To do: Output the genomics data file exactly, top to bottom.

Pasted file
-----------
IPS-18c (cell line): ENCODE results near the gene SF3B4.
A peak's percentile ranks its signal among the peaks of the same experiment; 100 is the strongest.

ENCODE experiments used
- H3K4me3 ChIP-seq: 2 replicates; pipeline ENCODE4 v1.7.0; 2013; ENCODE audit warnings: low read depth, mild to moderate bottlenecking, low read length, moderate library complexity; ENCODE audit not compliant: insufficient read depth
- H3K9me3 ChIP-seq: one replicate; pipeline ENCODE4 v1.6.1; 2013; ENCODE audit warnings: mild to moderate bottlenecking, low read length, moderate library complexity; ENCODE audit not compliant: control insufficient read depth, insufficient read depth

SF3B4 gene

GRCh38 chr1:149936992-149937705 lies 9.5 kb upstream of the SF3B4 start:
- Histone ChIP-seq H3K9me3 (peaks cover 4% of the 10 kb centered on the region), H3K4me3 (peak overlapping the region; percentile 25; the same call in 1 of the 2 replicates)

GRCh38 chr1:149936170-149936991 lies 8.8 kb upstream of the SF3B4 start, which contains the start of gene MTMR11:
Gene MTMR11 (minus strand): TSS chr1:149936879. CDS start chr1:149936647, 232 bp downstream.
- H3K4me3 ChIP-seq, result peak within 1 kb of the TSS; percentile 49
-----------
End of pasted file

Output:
IPS-18c (cell line): ENCODE results near the gene SF3B4.
A peak's percentile ranks its signal among the peaks of the same experiment; 100 is the strongest.

ENCODE experiments used
- H3K4me3 ChIP-seq: 2 replicates; pipeline ENCODE4 v1.7.0; 2013; ENCODE audit warnings: low read depth, mild to moderate bottlenecking, low read length, moderate library complexity; ENCODE audit not compliant: insufficient read depth
- H3K9me3 ChIP-seq: one replicate; pipeline ENCODE4 v1.6.1; 2013; ENCODE audit warnings: mild to moderate bottlenecking, low read length, moderate library complexity; ENCODE audit not compliant: control insufficient read depth, insufficient read depth

SF3B4 gene

GRCh38 chr1:149936992-149937705 lies 9.5 kb upstream of the SF3B4 start:
- Histone ChIP-seq H3K9me3 (peaks cover 4% of the 10 kb centered on the region), H3K4me3 (peak overlapping the region; percentile 25; the same call in 1 of the 2 replicates)

GRCh38 chr1:149936170-149936991 lies 8.8 kb upstream of the SF3B4 start, which contains the start of gene MTMR11:
Gene MTMR11 (minus strand): TSS chr1:149936879. CDS start chr1:149936647, 232 bp downstream.
- H3K4me3 ChIP-seq, result peak within 1 kb of the TSS; percentile 49